Updated: Mar 30
Firstly, congratulations on being in the one third of the adult population who has taken the sensible step to write their Will. So, you've had your Will prepared, you've signed and dated it in the presence of two independent witnesses and have placed that important document somewhere safe. Phew, that's one less thing to worry about.
It is easy and natural to then put this to the back of your mind. You've made your Will and so don't need to think about it again. However, events can occur, often outside of your control that may mean you need to review and possibly make changes to your Will otherwise it may no longer meet with your wishes.
Reviewing your Will and keeping it up-to-date, is just as important as making your Will in the first place.
When should you consider revising your Will?
After a birth
Maybe you have had a new child or grandchild or even a niece or nephew to whom you would want to benefit and so it will be important to update your Will so that they are included. Even if you already have some children and grandchildren specified in the Will, additional children and grandchildren may not automatically be added and so you should check this. If you have just had your first child, then you may want to consider appointing legal guardians of your children in your Will, so that in the event of your death your wishes as to who should look after your children are known.
Any Will made prior to a marriage will be automatically revoked (cancelled) upon the marriage or civil partnership taking place, unless special provision was included in your original Will. It is best to check otherwise if a new Will is not made then you will die intestate and the law will dictate who is to inherit and this may not be aligned to your wishes.
When dealing with a divorce people may not have considered that they need to amend their Will. It is unlikely that you would want to continue to make your former spouse a major beneficiary of your Will. Once you are divorced, any gift in your Will to your former spouse will be cancelled so that they do not receive anything but the rest of your Will remains valid. This could well include previous in-laws who you would no longer wish to benefit or stepchildren.
Whilst being separated, you may wish to change the way you own certain property, such as property owned jointly with your estranged spouse, to stop them inheriting it automatically if you were to die before any divorce proceedings were finalised.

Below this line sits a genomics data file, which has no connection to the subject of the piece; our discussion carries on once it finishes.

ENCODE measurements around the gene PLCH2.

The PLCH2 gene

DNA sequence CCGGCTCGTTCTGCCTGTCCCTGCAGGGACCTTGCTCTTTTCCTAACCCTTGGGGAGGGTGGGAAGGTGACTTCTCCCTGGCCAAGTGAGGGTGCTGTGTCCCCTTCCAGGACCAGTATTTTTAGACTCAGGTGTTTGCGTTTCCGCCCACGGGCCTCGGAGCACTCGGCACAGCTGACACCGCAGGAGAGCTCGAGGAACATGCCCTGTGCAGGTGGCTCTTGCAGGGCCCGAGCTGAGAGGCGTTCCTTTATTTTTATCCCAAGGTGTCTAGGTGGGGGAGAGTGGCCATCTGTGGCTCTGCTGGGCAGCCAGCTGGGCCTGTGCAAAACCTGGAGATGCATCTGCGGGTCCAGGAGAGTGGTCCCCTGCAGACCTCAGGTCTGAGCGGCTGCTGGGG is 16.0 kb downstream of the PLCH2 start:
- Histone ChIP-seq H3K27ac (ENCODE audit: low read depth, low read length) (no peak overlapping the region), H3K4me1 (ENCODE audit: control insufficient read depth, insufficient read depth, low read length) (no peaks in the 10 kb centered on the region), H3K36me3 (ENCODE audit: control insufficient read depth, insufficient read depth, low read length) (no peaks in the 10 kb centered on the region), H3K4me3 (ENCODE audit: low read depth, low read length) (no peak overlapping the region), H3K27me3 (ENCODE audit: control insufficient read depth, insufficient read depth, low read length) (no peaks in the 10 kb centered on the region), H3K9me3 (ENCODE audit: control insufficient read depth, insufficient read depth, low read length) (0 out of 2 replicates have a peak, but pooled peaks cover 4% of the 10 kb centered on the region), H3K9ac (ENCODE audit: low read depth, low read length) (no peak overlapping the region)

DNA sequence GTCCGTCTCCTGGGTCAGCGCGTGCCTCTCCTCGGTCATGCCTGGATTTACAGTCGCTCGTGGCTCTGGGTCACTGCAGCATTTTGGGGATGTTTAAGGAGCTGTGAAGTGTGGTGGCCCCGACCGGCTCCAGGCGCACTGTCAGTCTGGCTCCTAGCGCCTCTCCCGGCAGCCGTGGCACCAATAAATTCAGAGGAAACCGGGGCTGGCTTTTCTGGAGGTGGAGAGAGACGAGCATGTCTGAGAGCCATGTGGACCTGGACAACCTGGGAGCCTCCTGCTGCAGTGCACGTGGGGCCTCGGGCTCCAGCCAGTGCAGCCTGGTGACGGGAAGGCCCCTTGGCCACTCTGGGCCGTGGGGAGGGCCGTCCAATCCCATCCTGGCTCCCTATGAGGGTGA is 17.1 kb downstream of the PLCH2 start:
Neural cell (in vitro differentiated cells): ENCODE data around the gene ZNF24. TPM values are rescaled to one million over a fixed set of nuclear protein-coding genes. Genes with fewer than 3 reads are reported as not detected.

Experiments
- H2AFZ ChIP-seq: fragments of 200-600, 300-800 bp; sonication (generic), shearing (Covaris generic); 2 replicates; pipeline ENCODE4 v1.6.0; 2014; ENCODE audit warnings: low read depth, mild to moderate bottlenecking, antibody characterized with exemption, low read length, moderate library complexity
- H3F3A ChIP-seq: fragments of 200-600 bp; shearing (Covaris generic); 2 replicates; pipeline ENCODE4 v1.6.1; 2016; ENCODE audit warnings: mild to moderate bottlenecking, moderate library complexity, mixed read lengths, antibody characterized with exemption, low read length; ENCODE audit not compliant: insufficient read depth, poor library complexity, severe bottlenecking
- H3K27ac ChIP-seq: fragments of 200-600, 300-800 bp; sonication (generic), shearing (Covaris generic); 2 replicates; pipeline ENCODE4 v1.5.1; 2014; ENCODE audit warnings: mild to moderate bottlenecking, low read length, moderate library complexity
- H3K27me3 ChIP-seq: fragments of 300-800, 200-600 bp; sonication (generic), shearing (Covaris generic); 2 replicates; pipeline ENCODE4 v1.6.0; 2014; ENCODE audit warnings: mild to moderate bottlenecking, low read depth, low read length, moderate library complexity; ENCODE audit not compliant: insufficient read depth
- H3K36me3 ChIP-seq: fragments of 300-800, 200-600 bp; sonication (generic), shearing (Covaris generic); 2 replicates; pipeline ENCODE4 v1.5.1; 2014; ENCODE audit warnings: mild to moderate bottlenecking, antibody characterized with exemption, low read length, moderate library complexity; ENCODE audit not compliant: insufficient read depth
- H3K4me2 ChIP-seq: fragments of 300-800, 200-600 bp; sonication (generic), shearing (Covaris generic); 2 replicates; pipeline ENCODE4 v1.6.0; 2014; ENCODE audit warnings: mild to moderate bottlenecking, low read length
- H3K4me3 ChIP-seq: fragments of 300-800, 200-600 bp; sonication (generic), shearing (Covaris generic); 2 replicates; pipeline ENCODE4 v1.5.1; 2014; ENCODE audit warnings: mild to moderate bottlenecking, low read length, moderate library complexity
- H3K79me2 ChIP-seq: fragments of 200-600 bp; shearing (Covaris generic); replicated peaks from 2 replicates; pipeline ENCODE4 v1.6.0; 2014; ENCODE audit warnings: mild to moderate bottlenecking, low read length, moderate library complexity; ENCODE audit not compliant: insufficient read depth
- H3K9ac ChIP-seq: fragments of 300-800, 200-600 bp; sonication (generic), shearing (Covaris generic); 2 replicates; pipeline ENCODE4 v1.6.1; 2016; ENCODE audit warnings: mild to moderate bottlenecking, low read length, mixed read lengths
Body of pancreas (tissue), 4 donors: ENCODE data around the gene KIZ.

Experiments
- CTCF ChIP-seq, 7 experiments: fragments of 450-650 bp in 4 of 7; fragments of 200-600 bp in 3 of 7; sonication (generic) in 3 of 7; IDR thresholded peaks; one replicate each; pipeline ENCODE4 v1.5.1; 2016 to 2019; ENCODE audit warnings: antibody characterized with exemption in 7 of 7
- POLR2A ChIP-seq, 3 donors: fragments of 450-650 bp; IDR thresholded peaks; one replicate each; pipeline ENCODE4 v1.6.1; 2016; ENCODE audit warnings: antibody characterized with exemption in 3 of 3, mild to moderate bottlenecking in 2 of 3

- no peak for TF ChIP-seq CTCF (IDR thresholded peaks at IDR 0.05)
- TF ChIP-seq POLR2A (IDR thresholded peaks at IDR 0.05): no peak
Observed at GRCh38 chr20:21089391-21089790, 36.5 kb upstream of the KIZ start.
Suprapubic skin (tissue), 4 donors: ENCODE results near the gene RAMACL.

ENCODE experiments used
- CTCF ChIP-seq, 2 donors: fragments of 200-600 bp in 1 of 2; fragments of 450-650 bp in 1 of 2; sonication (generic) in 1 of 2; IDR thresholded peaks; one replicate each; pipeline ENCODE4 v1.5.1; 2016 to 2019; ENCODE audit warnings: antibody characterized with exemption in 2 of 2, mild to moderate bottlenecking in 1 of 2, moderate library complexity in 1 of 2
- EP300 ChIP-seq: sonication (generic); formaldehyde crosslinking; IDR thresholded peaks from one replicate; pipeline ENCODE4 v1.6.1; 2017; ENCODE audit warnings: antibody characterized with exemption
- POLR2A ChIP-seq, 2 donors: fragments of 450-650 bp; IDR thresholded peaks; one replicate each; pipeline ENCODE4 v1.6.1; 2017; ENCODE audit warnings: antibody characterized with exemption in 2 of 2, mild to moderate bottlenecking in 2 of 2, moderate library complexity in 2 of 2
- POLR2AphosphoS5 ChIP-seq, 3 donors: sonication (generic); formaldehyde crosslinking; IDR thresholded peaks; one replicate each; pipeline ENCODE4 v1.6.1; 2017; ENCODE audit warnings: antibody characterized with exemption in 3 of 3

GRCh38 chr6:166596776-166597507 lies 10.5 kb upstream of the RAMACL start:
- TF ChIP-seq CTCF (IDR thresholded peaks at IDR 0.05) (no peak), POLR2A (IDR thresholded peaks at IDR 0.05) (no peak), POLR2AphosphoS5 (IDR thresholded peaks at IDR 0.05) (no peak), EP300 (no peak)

Very often, your house will be your largest and most valuable asset. Therefore your Will should be reviewed if you move home. It may be necessary to discuss how your property is owned and whether you need any protection from costs such as care homes fees and the overall value of the estate. If a second property is purchased you may want to leave this to different beneficiaries. You may also want to consider your overall Inheritance Tax position and utilising the Residence Nil Rate Band.
Following a Death or incapacity
If someone you had named as a beneficiary in your Will has died, you should review your Will as it may need to be changed to remove their name and to state who will now receive this inheritance. Also if a named executor on your Will passes away it will be necessary to specify a different executor. This person may have been appointed as a guardian too and so you will want to change this so that you can be certain that your chosen person(s) is appointed to look after your children.
It may well be that someone named in your Will has lost capacity since the Will was prepared. If so, then they may no longer be able to act in their role as executor, trustee or guardian and you may wish to amend these roles.
With the new tax year just around the corner it’s time to think about what you may wish to achieve with your finances and estate in the coming year and to undertake a review to ascertain the best way to achieve your goals. Has your estate changed significantly since your Will was last reviewed? Have you acquired any business or agricultural assets or Inherited money? If so, it may be sensible to review things with as the inheritance tax regime that applies to your estate may have changed since the Will was drawn and there may be tax benefits of making amendments to the Will at this stage. If the value of your assets go up or down you will need to revise your Will to ensure it is up to date.